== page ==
Commercial bank loans to the public increased by 42.7 per cent between January and September this year. Figures from the central bank indicate that loans in quarter three of 2011 grew from Rwf449.4b in the whole of 2010 to Rwf559.1b.
Deposits and loans increased by 36.4 percent and 42.7 percent respectively, in September this year, compared to the same period last year, indicating public confidence in the banking sector.
“In quarter three, deposits increased to Rwf662.37 billion from combined total deposits of Rwf565.15 billion in the whole of 2010,” the report indicates.
The report further statesthat the country’s banking system was reasonably sound, properly regulated and in a better position to cope with the effects of the present financial crisis.
The central bank report further shows that the consolidated balance sheet of the banking industry expanded by 38.1 percent in quarter three, this year compared to 2010 with net profit surging by 235.9 percent in September 2011 from Rwf5.2b to 17.4b.
In a phone interview, KCB Rwanda Managing Director, Maurice K. Toroitich, told Business Times that commercial banks had primarily augmented their balance sheets with more interest income from lending.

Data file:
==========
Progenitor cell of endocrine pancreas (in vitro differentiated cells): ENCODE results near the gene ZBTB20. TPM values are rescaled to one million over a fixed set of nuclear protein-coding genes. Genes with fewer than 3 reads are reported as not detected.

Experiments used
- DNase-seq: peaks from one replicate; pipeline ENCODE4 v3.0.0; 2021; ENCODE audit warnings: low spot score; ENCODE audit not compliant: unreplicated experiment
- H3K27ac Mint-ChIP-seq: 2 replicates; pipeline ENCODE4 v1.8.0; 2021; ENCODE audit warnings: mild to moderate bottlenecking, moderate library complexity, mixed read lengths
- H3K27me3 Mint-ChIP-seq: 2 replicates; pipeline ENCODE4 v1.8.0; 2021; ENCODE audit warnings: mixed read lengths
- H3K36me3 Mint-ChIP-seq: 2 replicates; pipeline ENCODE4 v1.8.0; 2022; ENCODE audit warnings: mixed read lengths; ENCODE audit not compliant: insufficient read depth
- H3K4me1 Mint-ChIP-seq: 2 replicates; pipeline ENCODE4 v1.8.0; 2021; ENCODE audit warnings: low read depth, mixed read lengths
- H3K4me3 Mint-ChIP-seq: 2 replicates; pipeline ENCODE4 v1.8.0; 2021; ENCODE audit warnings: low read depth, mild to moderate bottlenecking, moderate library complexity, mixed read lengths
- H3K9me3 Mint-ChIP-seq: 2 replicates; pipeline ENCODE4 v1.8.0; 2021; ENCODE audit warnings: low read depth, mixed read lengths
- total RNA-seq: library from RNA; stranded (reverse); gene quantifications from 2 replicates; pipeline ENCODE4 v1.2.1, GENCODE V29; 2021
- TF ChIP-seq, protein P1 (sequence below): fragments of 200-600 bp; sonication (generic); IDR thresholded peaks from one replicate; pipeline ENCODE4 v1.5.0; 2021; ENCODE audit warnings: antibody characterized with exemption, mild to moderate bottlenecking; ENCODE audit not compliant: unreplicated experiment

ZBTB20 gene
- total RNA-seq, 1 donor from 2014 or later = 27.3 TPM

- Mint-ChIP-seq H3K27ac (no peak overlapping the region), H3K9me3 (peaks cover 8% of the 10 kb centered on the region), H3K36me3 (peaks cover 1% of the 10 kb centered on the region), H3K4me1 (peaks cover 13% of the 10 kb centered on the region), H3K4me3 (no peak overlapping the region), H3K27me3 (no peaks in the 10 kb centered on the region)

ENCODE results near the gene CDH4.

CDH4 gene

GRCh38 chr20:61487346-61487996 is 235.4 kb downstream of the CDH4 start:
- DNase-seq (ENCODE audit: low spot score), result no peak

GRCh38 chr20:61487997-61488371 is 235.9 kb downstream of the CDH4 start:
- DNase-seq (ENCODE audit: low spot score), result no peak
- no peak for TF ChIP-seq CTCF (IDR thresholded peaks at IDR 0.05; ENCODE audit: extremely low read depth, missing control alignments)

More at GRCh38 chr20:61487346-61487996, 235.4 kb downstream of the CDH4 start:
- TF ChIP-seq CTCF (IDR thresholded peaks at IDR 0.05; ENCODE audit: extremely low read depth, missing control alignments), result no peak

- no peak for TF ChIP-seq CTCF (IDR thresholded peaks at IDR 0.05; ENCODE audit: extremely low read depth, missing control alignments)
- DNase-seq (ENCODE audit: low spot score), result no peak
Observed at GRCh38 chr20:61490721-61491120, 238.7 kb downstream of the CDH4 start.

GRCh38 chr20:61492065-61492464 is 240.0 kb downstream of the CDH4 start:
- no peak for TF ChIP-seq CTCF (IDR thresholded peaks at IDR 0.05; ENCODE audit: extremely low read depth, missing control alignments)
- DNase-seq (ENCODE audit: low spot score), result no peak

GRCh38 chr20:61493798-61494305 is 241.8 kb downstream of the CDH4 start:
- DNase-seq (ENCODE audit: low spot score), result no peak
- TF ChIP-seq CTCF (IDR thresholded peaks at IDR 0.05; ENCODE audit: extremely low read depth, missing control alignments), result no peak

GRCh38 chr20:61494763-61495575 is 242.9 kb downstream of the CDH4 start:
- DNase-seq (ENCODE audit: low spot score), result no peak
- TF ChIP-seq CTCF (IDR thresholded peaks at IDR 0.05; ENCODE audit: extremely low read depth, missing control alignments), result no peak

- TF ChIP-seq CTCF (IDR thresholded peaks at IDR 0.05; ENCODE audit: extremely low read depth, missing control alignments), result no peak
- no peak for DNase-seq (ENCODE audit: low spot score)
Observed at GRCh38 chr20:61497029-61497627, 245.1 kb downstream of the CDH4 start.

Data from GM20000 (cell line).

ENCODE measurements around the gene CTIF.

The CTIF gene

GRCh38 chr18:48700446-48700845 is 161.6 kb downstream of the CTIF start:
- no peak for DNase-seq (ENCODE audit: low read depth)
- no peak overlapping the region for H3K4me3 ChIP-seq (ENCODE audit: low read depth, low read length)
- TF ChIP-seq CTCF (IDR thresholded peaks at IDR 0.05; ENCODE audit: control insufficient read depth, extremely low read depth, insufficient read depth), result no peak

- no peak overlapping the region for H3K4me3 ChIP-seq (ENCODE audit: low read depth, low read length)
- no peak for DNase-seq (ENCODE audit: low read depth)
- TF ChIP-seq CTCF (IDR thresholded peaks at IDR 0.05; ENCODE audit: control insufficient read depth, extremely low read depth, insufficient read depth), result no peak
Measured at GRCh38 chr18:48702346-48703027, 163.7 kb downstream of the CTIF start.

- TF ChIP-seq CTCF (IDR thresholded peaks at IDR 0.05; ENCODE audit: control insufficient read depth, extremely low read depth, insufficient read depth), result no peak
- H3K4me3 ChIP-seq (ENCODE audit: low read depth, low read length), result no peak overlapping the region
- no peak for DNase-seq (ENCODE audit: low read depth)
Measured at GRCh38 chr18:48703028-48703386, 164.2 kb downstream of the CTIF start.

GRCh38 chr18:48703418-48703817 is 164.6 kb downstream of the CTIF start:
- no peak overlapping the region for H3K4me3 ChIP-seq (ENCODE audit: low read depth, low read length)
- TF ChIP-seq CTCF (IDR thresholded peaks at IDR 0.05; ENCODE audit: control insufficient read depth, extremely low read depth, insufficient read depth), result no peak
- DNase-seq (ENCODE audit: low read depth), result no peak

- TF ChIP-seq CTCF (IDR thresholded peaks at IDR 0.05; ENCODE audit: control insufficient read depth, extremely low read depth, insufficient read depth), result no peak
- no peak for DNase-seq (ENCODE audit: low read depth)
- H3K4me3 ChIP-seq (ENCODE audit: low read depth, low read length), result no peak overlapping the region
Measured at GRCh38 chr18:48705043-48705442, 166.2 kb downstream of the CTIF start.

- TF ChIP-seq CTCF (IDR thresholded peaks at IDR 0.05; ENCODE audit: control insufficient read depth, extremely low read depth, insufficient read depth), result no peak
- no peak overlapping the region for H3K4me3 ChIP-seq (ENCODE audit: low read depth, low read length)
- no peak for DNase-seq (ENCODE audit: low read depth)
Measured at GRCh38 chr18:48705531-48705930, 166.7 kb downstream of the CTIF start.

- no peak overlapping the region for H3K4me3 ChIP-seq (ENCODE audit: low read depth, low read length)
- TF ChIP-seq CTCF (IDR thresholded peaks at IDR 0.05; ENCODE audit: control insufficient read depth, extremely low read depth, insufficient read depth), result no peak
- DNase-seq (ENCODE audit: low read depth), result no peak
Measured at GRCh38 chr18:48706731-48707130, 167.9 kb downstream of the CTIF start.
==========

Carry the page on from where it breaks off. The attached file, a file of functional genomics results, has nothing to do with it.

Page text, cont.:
“Generally, there has been an increase in the level of economic activities and now, with a stable interest rate, people can service their loans, hence leading to tremendous performance generally,” Toroitich explained.
He further noted that there had been a decline in non-performing loans with strong efforts by banks to write-off bad loans.
The central bank says that the banking system continues to be highly liquid and profitable with non performing loans declining from 10.8 percent at the end of 2010 to 9.2 percent in September 2011.